I used to race in triathlons. I started in 2001 and continued until about 5 years ago. Being a triathlete and a runner defined me. My friends were all triathletes, and I spent all my time either training for races or socializing with other racers. It was one of the ways I introduced myself and how I explained to people who I was.
Then, one day, when I was driving while distracted, I ran a red light. The accident that ensued earned me a herniated disk in my neck. Even though the actual injury healed after a few months, it left me with a weak spot in my body that becomes aggravated and painful relatively easily. What does that mean for me? It means I can no longer run or swim with any regularity without severe pain returning to my neck.
When you participate in triathlon you practice three different events: You swim a distance; you bike a distance; and you run a distance. If I were a super-athlete, I maybe could have continued to compete as long as I was willing to do so without training. Being a mere, aging, back of the packer, it meant I could no longer compete in the sport I loved.
When I lost the ability to participate in triathlons I lost a big part of who I was. It has taken me literally years to re-define myself. What I now appreciate are the lessons I learned from participating in triathlons. I especially appreciate what I learned from the fourth event in every race: the transition.
Although many people think of triathlons as being three different sports, it is actually one. The portions of each race that ties the three events together are the transitions.
You start each race by running or jumping into a lake, ocean, or pond and swimming a route that is marked by orange floating buoys. You may or may not have been kicked, scratched, or swam over while in the water. Your exit from the water usually entails a sandy or rocky area that does not necessarily give you very good traction as you run out of the water. After you leave the water and make it through the “beach,” you are then expected to run the rest of the way to your bike, change into your biking gear, and run out of the transition area. Once you are in an approved “clear” zone, you hop on your bike and start pedaling. At this point in time, you’re a little disoriented and your legs and arms are fatigued from the swim you just finished.
Powering through that disorientation, you bike a course that has usually been chosen for its challenges. I was lucky enough that I never crashed on my bike, but there was usually at least one crash in every event. At the end of the bike ride you enter another “clear” zone, dismount, and run your bike back to the same spot on the bike rack where it was before. You are once again disoriented and that seemingly simple chore of finding your transition area can sometimes take minutes you don’t have to spare.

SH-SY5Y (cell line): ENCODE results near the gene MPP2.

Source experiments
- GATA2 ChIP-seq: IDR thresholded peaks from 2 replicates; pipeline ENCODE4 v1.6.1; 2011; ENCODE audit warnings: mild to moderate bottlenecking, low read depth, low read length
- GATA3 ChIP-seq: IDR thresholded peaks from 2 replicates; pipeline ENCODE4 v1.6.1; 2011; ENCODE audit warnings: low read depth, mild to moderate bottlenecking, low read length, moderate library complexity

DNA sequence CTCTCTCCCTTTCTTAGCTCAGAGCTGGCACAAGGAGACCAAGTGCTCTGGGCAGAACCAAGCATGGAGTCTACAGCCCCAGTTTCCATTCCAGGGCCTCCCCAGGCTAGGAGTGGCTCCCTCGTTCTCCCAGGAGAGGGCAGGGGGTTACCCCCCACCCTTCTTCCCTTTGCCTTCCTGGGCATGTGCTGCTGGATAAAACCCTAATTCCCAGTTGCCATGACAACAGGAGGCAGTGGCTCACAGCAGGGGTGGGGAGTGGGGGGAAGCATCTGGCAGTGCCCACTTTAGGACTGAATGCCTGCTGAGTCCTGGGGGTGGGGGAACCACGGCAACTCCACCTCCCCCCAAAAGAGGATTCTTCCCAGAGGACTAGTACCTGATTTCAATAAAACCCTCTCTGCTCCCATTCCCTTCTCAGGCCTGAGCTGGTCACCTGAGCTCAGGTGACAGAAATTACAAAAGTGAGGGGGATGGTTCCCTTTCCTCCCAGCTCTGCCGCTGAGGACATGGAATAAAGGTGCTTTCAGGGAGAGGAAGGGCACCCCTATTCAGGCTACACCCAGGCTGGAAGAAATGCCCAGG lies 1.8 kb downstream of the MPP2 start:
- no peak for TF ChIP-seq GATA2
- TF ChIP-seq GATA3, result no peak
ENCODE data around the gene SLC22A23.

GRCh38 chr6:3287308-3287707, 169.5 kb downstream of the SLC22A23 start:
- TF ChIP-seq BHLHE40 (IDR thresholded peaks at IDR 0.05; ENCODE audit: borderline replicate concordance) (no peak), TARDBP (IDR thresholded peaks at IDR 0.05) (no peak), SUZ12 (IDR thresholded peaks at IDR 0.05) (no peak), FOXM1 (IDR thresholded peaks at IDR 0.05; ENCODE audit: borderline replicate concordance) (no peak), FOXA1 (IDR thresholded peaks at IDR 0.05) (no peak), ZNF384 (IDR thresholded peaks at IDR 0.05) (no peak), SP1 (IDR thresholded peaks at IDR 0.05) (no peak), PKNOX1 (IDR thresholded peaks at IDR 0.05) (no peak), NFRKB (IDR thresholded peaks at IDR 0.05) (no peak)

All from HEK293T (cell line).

Once you’ve found your belongings and racked your bike again, you once again change gear in preparation for the run to come. Leaving the bike area, you hit the road, trying to run on the legs that have already swam and biked. I have heard lots of ways of describing the way your legs feel at this point in time: it feels like you’re running on someone else’s legs; it feels like your legs have turned to cement; it feels like your legs are too heavy to lift. All of these are accurate, but they don’t really tell the whole story. You’re going to have to take my word for it; it’s damn difficult to propel yourself forward at this point in time.
After each portion of the event you’re tired, sore, and a little disoriented. Instead of stopping to rest your aching muscles you’ve got to adjust your mind and your body to transition to the next part of the race. That transition period is the hardest part of every triathlon. It hurts. But if you push through the pain and disorientation you can achieve success at a level you would never have if you stopped after each phase.
In the real world, we go through transitions all the time. When you face a change in your life, you have to either go with that change or you can stay stuck where you are. In order to move forward or upward, you have to go through a change, and even positive changes can be hard.
Every time I face a transition in life, I am struck by how similar these changes are to the transitions in triathlon. Transitions can hurt; you don’t always know where you’re going or what the results are going to be. You often feel alone and disoriented. There are times you’re tired and discouraged and you’re sure there’s no way you can finish the race.
What I’ve learned from the painful transitions of racing is that I can: I can push myself; I can always go a little farther; I can persevere; and I can finish. Life is not a smooth, straight course. There are rough spots when you have to power through pain and discomfort to get to the next level.
The best lesson I learned from my racing experiences? How proud I can be of myself when I make it to the finish line.